Passage of more coronavirus relief is likely in the weeks ahead. Supporters are already warning that the business-backed Payroll Protection Program will exhaust the new $250 billion almost immediately. Launched just weeks ago, the program quickly reached its lending limit after approving nearly 1.7 million loans. That left thousands of small businesses in limbo as they sought help.

Pelosi and allies like Ways and Means Committee Chairman Richard Neal, D-Mass., said the next measure will distribute more relief to individuals, extend more generous jobless benefits into the fall, provide another round of direct payments to most people and help those who are laid off afford health insurance through COBRA.

Democrats tried to win another round of funding for state and local governments in Thursday’s bill but were rebuffed by Senate Majority Leader Mitch McConnell, R-Ky., who says he’s going to pump the brakes on runaway deficit spending.

After the Senate passed the latest bill on Tuesday, McConnell declared that Republicans would entertain no more coronavirus rescue until the Senate returns to Washington, promising rank-and-file Republicans greater say in the future legislation, rather than leaving it in the hands of leaders.

Pelosi attacked McConnell for at first opposing adding any money to his original $250 billion package and saying cash-strapped states should be allowed to declare bankruptcy, a move that they currently cannot do and that would threaten a broad range of state services. McConnell’s comments provoke an outcry — including from GOP governors — and he later tempered his remarks.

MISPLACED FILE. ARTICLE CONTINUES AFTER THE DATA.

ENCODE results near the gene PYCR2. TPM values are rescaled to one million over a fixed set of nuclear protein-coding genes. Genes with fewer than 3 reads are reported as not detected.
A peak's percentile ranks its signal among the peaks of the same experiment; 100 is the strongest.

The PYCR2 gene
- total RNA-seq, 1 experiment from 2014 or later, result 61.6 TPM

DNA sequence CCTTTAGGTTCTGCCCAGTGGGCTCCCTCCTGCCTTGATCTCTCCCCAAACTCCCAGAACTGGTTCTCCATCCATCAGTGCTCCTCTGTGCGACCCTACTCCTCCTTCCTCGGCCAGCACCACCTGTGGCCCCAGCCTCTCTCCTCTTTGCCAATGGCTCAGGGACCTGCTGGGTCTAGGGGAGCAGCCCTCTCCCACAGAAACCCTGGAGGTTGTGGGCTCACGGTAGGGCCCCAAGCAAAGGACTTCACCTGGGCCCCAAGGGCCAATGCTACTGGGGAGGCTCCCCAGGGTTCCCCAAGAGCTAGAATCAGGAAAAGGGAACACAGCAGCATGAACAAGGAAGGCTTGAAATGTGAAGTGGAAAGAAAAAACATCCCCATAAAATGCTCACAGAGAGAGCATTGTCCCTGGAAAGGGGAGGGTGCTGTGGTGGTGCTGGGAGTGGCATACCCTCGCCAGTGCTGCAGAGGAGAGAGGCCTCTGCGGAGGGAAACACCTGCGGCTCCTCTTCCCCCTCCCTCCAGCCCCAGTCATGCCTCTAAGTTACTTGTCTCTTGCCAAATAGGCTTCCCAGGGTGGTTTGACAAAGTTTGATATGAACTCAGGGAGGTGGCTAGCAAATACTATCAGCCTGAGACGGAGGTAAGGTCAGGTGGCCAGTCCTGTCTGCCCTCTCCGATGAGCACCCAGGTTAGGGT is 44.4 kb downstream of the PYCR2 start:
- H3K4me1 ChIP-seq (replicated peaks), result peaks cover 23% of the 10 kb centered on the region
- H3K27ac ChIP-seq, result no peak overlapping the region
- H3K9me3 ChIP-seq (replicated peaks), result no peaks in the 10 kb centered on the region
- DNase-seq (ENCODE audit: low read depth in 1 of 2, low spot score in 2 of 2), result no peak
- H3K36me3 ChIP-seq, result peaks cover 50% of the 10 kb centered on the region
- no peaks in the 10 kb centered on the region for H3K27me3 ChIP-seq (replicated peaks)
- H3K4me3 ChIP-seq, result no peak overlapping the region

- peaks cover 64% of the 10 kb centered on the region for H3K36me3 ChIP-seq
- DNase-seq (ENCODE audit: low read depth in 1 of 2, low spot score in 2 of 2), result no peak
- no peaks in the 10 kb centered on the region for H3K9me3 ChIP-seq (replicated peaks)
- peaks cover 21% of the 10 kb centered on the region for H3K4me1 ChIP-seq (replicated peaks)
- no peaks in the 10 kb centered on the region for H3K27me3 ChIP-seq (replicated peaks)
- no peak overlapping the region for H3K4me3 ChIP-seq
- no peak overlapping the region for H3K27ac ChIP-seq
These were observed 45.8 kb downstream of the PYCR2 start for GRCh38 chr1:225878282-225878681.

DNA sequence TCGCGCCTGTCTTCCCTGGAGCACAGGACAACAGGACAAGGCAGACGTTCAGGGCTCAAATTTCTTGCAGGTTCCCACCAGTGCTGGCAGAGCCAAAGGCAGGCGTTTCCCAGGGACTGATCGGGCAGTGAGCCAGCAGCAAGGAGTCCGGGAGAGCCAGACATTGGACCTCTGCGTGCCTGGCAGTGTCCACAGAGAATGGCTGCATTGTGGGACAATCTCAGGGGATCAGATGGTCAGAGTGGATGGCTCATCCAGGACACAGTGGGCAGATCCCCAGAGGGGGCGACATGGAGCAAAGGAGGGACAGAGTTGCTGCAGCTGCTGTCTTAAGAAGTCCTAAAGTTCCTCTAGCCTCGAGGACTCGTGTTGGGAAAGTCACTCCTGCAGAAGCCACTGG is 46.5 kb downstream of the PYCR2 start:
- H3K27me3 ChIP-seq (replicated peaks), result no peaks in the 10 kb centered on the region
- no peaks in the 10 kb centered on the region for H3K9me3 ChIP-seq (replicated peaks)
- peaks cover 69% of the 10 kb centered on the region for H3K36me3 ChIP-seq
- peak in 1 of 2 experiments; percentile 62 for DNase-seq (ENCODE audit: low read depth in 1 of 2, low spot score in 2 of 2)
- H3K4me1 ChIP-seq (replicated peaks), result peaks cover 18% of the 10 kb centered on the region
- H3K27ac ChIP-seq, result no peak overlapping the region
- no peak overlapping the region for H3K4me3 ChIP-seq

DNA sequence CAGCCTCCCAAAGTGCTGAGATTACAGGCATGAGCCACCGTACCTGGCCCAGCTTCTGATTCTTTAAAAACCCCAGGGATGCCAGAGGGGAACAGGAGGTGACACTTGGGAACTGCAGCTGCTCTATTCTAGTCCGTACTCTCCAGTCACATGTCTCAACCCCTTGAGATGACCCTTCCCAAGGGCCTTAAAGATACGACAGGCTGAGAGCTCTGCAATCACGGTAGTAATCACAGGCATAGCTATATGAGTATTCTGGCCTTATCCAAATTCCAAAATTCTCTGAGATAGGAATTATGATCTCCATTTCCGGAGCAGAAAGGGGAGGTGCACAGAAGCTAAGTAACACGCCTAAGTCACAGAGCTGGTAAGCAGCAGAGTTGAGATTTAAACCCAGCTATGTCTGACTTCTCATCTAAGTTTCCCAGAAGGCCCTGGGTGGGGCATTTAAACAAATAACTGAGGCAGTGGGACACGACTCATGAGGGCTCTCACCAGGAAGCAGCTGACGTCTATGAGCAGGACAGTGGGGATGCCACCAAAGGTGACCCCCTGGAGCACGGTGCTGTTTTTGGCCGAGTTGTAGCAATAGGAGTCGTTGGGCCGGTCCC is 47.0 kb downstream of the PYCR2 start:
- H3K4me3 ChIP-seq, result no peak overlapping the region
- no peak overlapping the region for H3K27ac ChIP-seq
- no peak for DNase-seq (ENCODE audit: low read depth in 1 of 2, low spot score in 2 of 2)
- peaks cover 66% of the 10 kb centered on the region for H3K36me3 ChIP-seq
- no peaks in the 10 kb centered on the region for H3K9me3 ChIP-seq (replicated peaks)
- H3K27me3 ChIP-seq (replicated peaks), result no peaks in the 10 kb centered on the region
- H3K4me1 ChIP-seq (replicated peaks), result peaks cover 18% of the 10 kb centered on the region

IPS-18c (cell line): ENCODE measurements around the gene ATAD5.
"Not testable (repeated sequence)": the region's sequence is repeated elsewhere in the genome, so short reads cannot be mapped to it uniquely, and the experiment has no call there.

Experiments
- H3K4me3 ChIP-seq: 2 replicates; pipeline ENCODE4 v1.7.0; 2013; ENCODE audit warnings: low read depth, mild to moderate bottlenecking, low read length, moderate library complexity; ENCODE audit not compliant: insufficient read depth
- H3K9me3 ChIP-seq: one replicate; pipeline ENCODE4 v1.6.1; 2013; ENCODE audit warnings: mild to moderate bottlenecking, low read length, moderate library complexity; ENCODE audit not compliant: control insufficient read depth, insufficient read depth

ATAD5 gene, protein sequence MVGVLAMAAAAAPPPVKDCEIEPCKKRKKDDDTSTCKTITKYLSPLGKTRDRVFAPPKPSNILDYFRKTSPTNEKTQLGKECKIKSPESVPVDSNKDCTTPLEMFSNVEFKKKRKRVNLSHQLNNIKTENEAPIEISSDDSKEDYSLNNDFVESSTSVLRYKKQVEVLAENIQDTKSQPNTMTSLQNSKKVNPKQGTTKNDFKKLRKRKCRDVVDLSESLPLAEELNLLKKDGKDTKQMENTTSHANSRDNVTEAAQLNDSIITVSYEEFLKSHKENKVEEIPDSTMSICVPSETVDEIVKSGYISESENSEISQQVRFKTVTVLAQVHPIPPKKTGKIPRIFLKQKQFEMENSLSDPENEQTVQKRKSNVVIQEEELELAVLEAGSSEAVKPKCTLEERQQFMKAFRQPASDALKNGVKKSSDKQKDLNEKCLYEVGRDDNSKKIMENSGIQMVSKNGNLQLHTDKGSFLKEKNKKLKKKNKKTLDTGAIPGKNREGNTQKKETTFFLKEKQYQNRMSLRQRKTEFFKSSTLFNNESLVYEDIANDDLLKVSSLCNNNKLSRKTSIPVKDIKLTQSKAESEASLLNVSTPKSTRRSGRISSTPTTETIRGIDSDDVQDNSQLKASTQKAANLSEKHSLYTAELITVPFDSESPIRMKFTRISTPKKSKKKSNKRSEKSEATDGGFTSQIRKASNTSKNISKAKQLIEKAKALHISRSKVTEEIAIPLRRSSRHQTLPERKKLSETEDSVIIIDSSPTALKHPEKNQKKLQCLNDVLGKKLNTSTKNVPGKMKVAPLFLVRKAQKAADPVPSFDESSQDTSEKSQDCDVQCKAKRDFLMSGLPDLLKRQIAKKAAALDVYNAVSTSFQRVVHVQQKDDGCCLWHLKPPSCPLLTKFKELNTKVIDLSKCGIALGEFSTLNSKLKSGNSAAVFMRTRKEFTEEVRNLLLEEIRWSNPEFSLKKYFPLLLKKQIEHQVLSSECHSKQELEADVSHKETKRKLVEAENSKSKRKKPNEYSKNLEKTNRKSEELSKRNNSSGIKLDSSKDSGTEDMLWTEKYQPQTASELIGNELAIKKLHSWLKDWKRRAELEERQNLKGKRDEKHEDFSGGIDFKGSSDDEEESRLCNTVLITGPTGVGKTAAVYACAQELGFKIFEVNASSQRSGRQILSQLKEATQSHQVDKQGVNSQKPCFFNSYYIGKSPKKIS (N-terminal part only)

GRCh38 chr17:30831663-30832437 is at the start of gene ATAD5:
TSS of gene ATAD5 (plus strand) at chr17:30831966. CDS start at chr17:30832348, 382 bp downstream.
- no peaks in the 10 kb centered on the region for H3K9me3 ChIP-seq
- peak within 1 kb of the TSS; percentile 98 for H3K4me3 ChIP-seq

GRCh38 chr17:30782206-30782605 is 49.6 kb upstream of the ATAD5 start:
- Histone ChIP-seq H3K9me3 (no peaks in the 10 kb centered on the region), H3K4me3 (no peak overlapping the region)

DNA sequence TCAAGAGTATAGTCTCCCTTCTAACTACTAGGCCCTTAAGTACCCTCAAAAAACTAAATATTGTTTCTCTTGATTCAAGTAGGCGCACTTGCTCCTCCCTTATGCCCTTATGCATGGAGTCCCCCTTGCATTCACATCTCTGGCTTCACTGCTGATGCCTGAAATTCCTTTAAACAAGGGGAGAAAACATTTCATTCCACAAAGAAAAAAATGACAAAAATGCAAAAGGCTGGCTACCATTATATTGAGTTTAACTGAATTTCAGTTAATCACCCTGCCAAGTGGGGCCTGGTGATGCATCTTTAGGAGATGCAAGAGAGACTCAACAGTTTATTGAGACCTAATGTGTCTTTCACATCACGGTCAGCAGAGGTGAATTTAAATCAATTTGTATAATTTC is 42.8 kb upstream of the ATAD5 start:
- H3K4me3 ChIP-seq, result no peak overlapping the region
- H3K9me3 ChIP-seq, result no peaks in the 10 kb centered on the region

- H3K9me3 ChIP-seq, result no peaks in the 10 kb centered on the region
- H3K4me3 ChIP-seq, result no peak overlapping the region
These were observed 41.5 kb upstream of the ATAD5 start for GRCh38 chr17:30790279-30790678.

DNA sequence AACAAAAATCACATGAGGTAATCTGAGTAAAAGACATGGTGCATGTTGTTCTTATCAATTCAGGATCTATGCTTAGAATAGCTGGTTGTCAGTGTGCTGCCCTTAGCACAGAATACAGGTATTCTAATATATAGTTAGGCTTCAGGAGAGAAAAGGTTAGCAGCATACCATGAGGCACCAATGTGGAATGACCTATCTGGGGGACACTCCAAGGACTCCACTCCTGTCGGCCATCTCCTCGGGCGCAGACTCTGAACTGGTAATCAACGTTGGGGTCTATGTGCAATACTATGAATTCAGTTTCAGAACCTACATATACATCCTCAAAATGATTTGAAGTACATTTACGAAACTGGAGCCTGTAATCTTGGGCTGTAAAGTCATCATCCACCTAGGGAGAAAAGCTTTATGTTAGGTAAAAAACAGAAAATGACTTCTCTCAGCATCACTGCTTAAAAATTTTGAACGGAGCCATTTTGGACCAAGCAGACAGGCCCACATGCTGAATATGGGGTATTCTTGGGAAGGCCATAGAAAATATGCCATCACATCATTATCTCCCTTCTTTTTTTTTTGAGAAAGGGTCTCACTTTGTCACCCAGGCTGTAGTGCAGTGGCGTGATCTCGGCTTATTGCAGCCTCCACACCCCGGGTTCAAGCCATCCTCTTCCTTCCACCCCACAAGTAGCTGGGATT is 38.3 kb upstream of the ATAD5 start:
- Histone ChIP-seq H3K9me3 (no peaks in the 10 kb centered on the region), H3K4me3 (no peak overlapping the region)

“Oh, really?” Pelosi said. “What made you think that was a good idea?”

Each day brings new evidence of the economic calamity wrought by the virus. Thursday morning the government reported that 4.4 million people filed for unemployment benefits last week as layoffs sweep the economy. Over the last five weeks, roughly 26 million people have filed for jobless aid, or about one in six U.S. workers.

The state of Michigan announced this week that it is temporarily laying off almost 3,000 workers.

All told, the four coronavirus relief bills crafted by Congress would deliver at least $2.4 trillion for business relief, testing and treatment, and direct payments to individuals and the unemployed, according to the Congressional Budget Office. The deficit is virtually certain to breach $3 trillion this year and is likely to go well above that when CBO issues new data as early as Friday.

Among the candidates for aid in the next bill is the Postal Service, which has more than 600,000 workers but is getting clobbered by COVID-19-related revenue losses.

In related matter, the House used a party-line 212-182 vote Thursday to establish a special committee to oversee how the Trump administration spends the huge sums of money Congress is providing to battle the coronavirus. Republicans accused Democrats of playing politics with the crisis, but Democrats said Congress needs to keep an eye on the effort.

© Copyright 2021 The Associated Press. All rights reserved. This material may not be published, broadcast, rewritten or redistributed.


Politics
The House of Representatives on Thursday passed a $484 billion relief package to rescue small businesses, provide more aid to stressed hospitals and expand coronavirus testing. The measure, the fourth bipartisan coronavirus bill, now heads to President Donald Trump's desk...
Virus Outbreak, Congress
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2020-27-23
Thursday, 23 April 2020 06:27 PM